Work station set up: By setting up your work station correctly, you will unconsciously reduce a head forward posture. For example, support to your lumbar curve brings your head naturally back into a better position.

Exercise: Strengthen the muscles at the front of your neck. Assume a straight posture then, with your eyes facing forward, pull your chin in. Hold this position for 30 seconds, repeat three times. Perform daily.

Posture support: There are posture supports that also help. They work by comfortably pulling your shoulders back. When you slump and your head moves forward, the support works in two ways: the tension across the front of your shoulders will restrict the unwanted motion, and the sensation will remind you to improve your posture.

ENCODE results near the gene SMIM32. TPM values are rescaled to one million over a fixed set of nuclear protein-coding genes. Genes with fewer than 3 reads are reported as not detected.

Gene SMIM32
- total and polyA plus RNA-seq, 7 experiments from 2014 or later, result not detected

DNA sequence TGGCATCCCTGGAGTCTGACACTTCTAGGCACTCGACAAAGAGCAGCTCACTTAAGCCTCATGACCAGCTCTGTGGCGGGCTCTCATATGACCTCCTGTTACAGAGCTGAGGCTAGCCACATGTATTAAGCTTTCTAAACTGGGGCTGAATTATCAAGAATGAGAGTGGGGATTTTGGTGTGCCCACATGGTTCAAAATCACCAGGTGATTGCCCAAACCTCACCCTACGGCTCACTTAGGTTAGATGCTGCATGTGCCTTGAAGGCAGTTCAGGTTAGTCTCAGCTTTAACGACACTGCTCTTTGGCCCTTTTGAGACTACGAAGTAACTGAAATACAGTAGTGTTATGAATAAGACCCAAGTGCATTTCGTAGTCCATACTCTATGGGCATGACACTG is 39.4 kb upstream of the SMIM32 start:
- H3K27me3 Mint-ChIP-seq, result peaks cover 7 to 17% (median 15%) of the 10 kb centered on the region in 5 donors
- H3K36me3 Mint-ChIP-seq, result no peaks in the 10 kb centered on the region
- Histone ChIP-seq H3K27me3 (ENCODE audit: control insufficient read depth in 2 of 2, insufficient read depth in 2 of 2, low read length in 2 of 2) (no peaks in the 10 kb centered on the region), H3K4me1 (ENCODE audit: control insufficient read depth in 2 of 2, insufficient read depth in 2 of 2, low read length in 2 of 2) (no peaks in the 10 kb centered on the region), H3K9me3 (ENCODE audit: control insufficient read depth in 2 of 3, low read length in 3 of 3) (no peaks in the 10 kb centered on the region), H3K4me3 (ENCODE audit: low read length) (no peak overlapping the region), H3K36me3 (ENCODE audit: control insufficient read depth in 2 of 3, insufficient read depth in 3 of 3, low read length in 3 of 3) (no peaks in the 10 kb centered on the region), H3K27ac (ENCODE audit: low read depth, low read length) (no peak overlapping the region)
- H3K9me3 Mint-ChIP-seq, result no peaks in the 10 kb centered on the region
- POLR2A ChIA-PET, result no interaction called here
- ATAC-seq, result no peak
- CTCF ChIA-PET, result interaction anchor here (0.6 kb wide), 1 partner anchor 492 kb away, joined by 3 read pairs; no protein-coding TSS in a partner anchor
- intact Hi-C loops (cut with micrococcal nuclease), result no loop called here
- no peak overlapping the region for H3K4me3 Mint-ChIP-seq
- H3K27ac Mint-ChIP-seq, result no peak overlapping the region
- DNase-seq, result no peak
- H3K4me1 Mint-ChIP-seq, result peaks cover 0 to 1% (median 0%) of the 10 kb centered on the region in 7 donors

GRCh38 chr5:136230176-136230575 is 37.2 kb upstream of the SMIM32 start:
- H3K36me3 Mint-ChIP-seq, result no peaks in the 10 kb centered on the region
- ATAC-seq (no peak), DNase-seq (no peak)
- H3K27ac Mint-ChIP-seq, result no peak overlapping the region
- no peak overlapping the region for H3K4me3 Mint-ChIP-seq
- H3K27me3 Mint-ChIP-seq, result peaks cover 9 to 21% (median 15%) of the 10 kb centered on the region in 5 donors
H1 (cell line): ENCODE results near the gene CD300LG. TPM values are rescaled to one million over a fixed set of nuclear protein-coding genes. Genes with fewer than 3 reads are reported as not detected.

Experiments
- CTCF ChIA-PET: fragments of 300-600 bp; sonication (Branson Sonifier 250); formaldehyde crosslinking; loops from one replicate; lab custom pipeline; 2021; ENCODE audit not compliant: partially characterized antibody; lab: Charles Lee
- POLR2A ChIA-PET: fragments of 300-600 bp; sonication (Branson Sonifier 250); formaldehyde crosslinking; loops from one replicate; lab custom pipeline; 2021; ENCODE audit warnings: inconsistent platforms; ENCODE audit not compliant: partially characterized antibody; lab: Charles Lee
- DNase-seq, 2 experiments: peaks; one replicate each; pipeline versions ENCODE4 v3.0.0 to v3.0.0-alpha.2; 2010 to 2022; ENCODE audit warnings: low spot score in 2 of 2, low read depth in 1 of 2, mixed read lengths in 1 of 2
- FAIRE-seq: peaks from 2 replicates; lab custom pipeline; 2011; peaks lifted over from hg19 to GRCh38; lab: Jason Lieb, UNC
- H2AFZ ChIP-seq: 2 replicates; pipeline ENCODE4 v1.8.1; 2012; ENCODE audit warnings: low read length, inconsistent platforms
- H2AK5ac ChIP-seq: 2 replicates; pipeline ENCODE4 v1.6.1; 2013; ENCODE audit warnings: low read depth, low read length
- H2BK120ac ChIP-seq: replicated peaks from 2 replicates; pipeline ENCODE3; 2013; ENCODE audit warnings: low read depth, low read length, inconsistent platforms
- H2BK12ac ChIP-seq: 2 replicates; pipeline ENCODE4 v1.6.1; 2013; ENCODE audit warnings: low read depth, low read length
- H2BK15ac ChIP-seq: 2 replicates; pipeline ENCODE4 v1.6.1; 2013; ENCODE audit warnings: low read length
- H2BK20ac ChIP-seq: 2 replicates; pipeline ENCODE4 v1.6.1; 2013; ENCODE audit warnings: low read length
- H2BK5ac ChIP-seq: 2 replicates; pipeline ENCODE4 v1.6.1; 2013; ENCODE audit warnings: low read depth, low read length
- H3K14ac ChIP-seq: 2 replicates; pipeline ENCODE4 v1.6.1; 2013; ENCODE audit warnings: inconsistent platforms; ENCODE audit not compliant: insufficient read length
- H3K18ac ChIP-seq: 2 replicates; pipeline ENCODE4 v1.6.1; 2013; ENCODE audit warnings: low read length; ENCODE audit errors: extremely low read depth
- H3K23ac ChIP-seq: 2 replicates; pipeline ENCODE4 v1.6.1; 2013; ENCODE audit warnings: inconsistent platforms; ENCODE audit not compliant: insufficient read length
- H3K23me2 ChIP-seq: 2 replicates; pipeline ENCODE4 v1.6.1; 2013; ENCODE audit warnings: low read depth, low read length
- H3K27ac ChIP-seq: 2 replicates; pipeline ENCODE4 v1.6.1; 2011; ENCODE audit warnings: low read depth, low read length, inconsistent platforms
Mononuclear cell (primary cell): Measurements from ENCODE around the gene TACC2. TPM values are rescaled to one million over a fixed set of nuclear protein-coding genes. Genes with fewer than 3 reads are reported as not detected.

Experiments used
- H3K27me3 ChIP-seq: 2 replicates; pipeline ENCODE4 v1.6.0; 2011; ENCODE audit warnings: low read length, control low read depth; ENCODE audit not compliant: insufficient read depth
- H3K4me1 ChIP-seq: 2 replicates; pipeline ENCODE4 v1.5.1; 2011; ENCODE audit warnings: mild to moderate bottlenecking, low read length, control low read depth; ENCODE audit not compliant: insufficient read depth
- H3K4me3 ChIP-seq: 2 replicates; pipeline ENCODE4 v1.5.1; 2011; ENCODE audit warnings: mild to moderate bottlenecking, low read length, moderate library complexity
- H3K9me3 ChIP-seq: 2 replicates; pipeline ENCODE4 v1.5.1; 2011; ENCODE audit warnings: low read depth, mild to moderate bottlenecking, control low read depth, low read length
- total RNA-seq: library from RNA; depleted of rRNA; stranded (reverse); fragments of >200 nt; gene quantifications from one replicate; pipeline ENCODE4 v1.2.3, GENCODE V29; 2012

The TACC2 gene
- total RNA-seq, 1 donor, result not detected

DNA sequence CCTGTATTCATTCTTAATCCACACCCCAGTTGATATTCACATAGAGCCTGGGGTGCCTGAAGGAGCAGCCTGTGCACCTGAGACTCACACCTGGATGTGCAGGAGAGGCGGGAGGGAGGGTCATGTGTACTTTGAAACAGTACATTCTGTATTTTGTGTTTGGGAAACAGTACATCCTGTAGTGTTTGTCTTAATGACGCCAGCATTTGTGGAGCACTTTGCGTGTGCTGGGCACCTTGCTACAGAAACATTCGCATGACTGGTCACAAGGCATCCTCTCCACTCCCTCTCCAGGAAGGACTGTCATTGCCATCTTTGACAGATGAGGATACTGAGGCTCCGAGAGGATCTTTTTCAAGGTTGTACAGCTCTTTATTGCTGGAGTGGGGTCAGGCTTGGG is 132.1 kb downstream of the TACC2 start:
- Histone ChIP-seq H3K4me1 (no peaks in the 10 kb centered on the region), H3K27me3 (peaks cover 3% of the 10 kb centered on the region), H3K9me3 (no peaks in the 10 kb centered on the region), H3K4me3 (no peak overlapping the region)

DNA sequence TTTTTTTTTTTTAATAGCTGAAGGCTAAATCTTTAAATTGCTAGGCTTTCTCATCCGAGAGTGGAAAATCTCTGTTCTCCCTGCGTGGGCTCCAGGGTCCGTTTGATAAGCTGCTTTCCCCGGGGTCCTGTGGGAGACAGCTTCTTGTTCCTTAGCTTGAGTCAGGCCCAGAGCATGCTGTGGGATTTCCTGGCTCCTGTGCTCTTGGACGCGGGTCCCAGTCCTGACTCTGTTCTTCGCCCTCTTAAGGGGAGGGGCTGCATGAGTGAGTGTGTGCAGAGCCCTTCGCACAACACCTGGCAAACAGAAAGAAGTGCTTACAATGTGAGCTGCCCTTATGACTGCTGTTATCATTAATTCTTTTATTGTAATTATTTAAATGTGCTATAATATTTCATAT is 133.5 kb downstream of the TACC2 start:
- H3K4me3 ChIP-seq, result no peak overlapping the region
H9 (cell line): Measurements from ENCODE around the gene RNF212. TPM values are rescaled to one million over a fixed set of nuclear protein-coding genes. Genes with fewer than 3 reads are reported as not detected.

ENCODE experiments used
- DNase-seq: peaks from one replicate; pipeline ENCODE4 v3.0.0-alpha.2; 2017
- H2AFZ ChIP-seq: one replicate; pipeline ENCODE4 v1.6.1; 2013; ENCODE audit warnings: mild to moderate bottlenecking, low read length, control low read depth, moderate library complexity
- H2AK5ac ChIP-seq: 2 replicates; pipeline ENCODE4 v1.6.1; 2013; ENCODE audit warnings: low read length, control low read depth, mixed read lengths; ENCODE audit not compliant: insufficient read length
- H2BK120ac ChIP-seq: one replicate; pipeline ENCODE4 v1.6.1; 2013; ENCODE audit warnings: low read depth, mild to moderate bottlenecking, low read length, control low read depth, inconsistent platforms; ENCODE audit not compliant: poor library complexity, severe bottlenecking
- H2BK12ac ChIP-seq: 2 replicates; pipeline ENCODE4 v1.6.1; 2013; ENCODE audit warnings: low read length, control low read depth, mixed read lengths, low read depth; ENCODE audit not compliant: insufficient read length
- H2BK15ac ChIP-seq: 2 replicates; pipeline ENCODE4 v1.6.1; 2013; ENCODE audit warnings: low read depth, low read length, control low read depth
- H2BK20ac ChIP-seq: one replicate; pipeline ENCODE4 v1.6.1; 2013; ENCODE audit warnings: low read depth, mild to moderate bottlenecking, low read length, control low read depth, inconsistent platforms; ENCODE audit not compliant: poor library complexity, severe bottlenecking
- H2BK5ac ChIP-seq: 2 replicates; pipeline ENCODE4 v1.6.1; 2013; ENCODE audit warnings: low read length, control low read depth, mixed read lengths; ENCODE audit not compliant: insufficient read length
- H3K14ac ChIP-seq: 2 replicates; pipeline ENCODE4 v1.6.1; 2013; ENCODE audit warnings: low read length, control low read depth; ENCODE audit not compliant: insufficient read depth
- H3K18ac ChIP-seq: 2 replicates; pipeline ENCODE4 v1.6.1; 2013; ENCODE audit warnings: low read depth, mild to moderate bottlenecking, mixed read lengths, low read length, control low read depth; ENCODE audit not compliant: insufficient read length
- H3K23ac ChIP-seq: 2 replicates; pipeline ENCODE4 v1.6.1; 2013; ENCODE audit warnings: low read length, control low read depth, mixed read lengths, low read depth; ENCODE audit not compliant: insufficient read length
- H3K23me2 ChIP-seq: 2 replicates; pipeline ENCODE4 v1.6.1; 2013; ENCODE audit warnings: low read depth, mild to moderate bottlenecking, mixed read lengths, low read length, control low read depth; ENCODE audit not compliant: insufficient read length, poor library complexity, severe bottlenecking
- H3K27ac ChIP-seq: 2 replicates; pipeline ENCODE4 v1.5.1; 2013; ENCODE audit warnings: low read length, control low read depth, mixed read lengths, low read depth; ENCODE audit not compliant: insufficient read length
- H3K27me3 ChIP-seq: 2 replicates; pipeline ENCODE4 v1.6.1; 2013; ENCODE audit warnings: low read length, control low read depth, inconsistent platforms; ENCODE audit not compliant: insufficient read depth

3. Weak tummies

As we slump around our homes and find it difficult to get out and exercise, our tummies become weaker. Our core muscles support our posture. In a way, they are like the foundation of a house that supports the floor, walls and roof. When weakened, the curves of our spine get out of kilter, muscles become strained and fatigued, and pain can increase.

The simple test…

When you stand, does your tummy poke forward? When you rise from bed is it easy to do so, or does tummy muscle weakness make it difficult?

The fix…

Perform exercises to strengthen your core muscles on a daily basis. You will find exercises with strange names like the bird-dog, the plank, and dead-bugs online.

To begin, though, simply stand or lay. Draw your belly button towards your spine while tensing your buttock muscles.
Hold for 10-seconds, rest and repeat three times. Build up over time so you can hold each repetition for one minute.

The Take Away

While the pandemic continues so, too, will working from home and spending more time indoors. It appears likely that in a post-pandemic world this might also be the case. So, taking steps to improve your posture is a sensible practice. In fact, these may boost your energy, reduce your pain and make being home far more enjoyable.